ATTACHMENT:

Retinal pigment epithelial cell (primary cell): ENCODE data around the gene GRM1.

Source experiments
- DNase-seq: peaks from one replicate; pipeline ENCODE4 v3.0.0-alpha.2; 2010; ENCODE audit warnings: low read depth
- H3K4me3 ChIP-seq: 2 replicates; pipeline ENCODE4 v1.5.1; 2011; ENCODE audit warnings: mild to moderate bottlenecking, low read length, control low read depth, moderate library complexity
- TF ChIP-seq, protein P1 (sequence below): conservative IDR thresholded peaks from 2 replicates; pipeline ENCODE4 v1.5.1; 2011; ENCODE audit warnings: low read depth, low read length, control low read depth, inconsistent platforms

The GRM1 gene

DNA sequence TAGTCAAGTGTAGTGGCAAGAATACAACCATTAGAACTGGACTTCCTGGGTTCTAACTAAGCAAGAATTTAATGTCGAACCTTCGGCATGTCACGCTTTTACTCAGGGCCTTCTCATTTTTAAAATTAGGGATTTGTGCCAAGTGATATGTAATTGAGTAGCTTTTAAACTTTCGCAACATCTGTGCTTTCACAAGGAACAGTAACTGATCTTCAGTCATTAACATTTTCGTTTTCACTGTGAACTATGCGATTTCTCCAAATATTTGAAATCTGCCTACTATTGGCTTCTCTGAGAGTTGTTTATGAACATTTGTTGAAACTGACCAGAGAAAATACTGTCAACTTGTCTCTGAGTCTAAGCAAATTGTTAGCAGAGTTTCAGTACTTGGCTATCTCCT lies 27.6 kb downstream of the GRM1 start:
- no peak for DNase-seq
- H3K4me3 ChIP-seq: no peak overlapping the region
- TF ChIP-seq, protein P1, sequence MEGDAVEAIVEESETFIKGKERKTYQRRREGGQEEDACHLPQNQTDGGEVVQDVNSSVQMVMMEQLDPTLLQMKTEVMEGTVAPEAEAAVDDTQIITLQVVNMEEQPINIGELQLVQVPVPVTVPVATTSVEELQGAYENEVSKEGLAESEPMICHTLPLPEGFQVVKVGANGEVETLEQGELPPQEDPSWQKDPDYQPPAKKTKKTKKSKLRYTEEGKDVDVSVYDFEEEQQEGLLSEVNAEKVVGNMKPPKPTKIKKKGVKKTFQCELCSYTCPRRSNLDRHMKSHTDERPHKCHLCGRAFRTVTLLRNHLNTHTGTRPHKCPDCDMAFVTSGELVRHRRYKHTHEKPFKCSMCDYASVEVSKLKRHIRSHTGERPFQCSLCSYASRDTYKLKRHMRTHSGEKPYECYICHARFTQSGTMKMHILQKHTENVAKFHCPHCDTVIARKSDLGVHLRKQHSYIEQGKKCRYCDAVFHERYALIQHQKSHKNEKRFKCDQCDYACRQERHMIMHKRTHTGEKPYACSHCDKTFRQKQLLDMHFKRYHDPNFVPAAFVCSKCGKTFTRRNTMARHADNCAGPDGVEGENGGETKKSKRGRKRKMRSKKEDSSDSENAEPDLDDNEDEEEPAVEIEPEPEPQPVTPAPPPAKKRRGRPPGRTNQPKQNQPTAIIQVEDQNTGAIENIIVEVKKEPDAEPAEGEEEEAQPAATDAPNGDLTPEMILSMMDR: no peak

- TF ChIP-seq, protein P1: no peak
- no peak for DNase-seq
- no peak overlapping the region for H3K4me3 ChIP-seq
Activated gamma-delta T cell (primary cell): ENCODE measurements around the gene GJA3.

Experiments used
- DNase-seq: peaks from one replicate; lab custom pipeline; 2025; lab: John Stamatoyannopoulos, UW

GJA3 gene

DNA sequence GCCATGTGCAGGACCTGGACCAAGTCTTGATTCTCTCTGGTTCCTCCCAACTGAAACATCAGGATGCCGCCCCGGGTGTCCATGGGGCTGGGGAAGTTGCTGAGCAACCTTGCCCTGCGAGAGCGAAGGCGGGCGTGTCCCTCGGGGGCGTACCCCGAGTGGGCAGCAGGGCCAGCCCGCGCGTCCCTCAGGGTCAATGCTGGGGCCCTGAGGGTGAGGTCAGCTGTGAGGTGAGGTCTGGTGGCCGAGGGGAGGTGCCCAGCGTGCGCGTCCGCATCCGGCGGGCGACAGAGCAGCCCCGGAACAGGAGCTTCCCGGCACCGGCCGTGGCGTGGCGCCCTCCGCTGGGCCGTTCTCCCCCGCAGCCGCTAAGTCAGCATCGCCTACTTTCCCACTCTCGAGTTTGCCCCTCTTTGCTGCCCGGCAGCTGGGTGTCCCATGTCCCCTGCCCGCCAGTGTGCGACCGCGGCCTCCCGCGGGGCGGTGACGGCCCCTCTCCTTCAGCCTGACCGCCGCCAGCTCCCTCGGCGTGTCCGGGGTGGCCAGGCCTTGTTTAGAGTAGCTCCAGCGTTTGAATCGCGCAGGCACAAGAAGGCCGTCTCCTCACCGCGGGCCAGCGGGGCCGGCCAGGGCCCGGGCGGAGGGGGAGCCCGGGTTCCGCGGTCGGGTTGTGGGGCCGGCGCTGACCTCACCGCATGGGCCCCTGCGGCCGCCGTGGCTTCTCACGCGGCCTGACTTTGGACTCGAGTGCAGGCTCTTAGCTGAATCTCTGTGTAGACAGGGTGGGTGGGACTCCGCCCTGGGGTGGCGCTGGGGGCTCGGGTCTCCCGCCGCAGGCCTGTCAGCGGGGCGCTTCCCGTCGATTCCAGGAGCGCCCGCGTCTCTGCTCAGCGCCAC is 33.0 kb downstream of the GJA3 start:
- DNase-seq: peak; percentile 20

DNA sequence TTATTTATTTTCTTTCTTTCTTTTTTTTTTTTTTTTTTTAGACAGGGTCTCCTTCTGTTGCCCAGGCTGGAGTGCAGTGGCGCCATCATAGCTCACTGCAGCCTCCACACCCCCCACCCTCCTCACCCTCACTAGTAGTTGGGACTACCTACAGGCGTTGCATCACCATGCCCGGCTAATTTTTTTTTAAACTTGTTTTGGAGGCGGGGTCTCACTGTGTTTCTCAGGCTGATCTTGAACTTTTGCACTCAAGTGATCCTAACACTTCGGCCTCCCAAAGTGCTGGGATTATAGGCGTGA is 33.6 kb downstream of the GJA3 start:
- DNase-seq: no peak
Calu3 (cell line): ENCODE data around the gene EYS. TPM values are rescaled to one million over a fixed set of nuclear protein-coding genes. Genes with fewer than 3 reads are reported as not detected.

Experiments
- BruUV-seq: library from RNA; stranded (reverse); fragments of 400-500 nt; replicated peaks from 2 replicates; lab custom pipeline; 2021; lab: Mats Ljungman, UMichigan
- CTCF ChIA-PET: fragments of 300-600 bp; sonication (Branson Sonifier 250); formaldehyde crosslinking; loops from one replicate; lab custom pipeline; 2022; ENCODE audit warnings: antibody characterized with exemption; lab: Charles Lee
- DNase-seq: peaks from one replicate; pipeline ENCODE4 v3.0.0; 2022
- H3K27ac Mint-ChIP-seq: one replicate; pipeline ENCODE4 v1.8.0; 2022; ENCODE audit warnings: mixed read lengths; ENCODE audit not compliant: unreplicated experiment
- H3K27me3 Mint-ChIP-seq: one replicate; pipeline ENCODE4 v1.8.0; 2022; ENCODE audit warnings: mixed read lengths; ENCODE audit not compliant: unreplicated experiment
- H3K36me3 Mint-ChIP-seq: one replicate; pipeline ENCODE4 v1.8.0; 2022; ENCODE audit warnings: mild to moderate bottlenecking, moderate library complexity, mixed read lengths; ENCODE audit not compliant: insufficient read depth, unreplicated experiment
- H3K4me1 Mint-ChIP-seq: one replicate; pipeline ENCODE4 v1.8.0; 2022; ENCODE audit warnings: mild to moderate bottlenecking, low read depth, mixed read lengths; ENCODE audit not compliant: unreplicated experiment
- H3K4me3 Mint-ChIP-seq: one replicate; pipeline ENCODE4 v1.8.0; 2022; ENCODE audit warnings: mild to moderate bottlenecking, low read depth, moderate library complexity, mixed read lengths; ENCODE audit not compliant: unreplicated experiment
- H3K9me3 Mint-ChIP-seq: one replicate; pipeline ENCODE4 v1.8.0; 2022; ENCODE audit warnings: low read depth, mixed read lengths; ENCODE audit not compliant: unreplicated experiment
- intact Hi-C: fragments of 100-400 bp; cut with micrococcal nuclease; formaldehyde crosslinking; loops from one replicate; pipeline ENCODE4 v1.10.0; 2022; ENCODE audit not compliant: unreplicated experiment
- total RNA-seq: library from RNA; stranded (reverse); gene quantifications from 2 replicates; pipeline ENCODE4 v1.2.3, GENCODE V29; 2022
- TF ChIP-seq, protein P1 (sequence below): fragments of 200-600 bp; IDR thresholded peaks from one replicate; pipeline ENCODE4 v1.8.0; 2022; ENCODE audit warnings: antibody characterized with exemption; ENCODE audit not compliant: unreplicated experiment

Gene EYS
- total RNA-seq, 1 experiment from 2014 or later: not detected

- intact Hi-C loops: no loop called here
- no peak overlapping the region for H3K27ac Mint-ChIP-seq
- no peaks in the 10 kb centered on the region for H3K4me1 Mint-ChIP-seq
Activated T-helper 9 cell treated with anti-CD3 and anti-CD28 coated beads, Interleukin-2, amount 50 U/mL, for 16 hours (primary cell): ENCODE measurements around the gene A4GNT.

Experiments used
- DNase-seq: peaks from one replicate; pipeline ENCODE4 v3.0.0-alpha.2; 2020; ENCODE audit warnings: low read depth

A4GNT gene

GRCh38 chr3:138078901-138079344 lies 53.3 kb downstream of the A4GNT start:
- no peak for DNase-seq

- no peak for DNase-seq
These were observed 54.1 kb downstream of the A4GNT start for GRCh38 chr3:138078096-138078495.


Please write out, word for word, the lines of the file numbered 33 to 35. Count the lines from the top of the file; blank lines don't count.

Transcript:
- intact Hi-C: fragments of 100-400 bp; cut with micrococcal nuclease; formaldehyde crosslinking; loops from one replicate; pipeline ENCODE4 v1.10.0; 2022; ENCODE audit not compliant: unreplicated experiment
- total RNA-seq: library from RNA; stranded (reverse); gene quantifications from 2 replicates; pipeline ENCODE4 v1.2.3, GENCODE V29; 2022
- TF ChIP-seq, protein P1 (sequence below): fragments of 200-600 bp; IDR thresholded peaks from one replicate; pipeline ENCODE4 v1.8.0; 2022; ENCODE audit warnings: antibody characterized with exemption; ENCODE audit not compliant: unreplicated experiment